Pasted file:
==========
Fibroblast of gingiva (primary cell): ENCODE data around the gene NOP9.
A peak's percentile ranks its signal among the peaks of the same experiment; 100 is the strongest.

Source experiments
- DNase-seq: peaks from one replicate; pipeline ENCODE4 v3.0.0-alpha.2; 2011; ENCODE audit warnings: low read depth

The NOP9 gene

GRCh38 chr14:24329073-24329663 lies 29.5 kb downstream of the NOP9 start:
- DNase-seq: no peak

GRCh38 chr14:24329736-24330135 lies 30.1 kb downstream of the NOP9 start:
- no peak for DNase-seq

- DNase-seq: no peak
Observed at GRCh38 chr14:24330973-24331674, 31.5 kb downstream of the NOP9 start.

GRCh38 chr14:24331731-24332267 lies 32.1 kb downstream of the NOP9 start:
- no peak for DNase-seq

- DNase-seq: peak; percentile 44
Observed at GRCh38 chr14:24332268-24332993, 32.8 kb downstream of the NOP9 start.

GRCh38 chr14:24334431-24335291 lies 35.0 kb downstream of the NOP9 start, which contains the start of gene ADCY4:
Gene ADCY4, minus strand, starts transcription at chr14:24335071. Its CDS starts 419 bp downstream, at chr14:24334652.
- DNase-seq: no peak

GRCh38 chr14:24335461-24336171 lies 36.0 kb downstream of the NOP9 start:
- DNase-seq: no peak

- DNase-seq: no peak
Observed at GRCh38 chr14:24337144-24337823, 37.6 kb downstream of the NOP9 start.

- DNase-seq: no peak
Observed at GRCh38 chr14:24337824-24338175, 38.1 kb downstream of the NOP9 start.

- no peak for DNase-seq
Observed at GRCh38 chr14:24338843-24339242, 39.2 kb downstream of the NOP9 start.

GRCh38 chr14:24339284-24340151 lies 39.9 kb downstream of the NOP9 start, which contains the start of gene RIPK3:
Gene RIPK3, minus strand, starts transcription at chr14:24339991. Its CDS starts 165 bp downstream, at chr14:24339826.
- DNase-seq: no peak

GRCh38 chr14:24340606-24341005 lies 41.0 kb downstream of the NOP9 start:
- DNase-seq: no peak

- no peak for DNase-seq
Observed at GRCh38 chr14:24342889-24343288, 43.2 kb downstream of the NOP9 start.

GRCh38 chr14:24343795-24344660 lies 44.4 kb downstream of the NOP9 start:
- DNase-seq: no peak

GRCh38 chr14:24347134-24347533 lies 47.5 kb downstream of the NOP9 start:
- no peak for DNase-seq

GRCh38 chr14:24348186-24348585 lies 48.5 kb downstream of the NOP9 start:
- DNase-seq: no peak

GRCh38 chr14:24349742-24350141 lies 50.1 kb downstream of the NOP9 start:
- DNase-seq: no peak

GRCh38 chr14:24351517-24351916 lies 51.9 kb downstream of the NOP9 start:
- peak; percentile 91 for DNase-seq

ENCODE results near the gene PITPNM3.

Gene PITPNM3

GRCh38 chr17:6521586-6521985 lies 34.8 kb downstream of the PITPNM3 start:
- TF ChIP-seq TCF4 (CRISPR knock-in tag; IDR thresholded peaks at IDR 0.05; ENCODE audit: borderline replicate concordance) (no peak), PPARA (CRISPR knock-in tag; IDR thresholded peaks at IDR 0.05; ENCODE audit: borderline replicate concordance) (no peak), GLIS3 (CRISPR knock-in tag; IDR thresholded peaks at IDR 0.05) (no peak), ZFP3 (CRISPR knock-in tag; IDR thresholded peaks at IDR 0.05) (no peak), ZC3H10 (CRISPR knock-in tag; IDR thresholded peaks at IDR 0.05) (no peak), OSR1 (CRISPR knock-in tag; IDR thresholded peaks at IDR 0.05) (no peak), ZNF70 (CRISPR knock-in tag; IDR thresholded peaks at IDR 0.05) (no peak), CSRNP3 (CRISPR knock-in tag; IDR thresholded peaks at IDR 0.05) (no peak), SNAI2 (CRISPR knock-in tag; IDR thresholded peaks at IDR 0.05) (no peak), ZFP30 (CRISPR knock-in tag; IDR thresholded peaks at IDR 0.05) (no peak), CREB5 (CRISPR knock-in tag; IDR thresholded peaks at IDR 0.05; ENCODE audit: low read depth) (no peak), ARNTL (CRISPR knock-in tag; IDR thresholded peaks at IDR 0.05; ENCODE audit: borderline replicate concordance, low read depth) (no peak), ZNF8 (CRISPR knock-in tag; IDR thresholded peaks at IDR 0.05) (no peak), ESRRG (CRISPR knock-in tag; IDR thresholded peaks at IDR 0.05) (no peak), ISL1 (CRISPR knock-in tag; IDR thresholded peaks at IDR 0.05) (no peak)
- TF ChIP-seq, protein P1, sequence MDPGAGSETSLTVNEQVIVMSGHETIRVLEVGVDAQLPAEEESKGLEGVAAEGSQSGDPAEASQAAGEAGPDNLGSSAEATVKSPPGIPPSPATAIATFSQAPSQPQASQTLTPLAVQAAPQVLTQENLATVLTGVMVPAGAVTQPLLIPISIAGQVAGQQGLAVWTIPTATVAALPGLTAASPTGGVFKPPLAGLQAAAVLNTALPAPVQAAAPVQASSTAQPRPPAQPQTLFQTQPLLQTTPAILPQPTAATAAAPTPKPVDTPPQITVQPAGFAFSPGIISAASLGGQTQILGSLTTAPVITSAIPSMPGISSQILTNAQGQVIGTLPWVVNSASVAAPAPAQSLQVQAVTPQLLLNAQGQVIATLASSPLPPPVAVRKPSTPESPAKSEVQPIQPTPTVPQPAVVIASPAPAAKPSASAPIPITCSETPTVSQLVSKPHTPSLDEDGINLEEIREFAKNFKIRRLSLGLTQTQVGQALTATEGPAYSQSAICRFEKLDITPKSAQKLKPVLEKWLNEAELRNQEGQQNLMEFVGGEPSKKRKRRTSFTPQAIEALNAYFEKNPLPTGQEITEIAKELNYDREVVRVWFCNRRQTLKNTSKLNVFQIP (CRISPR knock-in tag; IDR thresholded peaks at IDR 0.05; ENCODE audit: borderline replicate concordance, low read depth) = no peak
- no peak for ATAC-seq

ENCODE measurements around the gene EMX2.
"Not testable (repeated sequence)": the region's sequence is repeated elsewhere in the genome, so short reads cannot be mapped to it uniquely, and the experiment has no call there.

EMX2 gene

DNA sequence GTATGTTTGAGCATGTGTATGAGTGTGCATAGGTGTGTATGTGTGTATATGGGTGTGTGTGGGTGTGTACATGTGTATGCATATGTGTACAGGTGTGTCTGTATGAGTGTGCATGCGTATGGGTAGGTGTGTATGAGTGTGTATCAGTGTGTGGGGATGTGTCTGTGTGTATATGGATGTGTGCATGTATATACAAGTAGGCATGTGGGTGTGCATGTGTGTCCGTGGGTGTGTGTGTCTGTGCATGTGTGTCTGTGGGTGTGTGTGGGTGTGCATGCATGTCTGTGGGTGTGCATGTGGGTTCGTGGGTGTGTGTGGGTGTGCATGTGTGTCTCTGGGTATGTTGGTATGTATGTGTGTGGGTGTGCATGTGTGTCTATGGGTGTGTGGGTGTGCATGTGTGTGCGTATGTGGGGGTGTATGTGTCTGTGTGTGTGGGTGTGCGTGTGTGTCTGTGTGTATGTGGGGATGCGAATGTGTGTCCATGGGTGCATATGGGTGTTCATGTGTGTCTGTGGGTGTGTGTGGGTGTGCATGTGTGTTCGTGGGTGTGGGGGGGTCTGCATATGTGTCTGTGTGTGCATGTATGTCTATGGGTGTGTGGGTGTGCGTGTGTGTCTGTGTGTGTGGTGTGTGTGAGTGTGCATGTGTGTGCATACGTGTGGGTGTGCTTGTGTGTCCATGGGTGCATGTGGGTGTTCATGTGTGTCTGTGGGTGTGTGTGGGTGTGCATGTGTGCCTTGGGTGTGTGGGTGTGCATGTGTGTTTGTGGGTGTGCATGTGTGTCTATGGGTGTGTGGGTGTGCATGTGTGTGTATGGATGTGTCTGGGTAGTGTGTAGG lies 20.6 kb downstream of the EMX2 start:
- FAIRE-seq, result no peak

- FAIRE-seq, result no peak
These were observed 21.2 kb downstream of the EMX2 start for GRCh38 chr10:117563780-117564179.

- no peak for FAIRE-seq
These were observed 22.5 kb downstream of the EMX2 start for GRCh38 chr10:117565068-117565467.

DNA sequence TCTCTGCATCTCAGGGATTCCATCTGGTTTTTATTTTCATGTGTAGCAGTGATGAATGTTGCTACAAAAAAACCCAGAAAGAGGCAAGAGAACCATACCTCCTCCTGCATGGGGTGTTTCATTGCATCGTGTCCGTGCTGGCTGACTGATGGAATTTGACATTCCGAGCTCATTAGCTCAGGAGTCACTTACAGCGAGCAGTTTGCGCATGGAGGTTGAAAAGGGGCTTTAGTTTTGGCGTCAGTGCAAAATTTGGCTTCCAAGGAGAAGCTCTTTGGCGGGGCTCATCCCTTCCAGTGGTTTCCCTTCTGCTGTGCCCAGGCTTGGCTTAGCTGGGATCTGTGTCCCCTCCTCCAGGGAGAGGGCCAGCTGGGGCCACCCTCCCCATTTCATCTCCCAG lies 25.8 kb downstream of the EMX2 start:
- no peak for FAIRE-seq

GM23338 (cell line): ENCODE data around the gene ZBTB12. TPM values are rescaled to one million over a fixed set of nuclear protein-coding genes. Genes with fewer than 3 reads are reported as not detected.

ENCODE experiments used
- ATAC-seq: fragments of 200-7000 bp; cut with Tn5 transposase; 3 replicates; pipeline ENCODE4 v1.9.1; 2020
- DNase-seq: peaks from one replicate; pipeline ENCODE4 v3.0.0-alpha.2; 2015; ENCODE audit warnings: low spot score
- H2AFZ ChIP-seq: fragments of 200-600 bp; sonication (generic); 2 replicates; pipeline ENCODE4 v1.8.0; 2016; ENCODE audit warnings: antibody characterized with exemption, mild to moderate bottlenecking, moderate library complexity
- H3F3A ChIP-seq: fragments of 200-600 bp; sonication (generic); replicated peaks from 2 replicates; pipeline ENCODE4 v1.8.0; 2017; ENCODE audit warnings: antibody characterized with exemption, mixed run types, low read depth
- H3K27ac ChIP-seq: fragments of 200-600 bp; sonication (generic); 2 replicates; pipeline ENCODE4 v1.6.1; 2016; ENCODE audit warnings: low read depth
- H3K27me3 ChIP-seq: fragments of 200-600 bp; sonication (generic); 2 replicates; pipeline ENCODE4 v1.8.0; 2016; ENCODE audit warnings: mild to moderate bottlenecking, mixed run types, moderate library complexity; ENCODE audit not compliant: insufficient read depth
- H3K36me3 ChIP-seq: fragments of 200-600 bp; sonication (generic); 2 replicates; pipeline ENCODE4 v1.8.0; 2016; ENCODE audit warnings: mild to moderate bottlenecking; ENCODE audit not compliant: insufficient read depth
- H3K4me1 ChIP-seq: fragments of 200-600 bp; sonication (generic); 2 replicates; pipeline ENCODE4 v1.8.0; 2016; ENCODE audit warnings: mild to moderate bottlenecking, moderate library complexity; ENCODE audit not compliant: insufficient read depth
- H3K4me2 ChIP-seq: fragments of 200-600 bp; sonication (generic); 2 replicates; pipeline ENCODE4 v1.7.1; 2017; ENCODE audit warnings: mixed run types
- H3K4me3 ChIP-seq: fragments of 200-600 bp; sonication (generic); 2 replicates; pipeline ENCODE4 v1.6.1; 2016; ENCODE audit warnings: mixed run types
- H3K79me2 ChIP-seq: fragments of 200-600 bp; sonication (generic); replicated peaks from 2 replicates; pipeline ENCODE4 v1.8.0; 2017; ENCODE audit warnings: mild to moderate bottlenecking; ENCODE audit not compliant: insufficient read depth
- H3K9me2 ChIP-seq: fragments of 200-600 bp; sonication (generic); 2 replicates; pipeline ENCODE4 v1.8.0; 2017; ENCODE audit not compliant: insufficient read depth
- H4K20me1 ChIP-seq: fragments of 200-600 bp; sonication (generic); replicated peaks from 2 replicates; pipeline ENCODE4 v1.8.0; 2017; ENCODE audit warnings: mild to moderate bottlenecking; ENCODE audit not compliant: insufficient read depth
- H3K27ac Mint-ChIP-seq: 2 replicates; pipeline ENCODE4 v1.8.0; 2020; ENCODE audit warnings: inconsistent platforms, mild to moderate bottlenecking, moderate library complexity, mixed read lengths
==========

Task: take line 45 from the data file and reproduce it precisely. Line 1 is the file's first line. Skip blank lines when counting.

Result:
Gene PITPNM3